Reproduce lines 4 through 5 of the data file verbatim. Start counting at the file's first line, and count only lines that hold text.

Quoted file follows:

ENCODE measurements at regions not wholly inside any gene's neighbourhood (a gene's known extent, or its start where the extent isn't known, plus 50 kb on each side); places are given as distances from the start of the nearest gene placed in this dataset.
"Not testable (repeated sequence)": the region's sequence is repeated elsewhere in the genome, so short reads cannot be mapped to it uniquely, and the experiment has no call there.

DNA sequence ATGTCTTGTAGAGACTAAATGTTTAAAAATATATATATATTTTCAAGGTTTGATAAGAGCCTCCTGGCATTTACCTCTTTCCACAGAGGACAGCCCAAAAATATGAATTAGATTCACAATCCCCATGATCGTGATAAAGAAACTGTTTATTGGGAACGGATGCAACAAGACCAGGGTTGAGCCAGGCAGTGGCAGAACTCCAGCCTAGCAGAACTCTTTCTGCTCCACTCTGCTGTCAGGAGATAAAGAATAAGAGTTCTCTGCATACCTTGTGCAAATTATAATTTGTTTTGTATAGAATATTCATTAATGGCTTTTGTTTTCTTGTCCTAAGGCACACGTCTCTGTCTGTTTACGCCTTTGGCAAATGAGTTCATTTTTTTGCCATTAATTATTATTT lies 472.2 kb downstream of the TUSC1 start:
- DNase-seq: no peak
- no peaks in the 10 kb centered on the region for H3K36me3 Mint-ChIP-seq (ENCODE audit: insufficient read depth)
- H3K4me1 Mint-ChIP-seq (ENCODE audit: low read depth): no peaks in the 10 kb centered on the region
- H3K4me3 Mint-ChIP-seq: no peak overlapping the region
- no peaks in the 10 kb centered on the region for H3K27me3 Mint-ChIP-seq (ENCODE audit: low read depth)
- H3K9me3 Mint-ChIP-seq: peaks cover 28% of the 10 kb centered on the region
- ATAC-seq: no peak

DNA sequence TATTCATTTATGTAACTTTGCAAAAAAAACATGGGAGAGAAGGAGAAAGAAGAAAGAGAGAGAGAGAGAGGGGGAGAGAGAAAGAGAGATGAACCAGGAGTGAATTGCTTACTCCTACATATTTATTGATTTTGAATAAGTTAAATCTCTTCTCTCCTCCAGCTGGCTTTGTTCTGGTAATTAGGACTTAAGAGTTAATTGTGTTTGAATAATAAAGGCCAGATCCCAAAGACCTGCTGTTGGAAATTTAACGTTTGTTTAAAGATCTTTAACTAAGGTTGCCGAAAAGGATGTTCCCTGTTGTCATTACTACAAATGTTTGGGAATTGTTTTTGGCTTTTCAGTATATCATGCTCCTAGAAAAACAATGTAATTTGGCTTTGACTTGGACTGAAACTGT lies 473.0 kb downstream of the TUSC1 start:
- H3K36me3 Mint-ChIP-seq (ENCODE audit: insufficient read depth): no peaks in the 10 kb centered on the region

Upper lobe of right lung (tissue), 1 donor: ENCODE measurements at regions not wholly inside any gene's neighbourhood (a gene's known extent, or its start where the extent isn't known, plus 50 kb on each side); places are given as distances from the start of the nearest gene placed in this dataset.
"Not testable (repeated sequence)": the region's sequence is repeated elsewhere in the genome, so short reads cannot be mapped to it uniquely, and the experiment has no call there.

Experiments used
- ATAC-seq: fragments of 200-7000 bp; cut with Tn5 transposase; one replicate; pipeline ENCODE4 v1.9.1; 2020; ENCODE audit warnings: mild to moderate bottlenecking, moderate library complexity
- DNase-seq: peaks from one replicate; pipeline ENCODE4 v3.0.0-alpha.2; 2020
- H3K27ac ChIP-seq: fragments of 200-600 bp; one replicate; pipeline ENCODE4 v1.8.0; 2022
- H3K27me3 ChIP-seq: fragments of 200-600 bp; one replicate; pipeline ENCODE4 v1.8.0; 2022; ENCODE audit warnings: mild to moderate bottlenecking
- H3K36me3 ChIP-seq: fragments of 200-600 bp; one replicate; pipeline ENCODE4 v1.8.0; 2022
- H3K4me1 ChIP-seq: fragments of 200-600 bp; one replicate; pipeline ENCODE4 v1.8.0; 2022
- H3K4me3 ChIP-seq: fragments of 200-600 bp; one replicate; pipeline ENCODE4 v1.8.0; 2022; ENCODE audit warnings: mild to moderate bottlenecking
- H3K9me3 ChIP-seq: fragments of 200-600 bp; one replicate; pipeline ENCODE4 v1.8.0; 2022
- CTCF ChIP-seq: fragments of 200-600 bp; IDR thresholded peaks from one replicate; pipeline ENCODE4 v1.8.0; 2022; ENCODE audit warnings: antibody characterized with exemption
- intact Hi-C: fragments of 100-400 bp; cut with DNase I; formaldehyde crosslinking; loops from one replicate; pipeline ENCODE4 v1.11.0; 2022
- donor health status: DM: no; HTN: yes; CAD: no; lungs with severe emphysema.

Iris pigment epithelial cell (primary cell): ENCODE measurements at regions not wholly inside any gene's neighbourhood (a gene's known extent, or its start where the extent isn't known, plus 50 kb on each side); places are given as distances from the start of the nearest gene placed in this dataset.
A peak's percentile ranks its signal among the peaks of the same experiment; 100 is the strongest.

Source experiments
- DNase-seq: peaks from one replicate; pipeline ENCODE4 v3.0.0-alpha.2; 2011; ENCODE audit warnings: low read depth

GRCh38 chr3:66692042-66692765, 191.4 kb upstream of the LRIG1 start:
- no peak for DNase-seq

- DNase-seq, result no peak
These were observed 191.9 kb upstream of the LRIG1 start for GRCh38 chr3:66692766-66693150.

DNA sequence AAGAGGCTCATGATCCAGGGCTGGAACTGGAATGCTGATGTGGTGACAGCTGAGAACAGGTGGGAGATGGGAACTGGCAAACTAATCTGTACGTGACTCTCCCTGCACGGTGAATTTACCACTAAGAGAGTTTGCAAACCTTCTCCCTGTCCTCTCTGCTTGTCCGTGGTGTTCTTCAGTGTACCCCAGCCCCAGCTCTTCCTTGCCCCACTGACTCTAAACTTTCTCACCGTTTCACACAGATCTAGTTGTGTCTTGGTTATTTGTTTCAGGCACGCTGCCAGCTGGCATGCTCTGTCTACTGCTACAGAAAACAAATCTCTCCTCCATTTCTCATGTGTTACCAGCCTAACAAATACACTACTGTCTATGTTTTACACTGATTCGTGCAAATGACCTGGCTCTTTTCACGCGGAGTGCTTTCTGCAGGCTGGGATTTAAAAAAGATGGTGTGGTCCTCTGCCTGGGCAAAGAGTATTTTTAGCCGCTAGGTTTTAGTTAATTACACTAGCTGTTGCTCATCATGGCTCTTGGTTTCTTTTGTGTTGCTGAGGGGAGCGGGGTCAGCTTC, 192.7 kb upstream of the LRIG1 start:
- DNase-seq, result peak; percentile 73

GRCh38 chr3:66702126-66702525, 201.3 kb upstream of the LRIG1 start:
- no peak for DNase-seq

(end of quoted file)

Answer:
- DNase-seq: no peak
- no peaks in the 10 kb centered on the region for H3K36me3 Mint-ChIP-seq (ENCODE audit: insufficient read depth)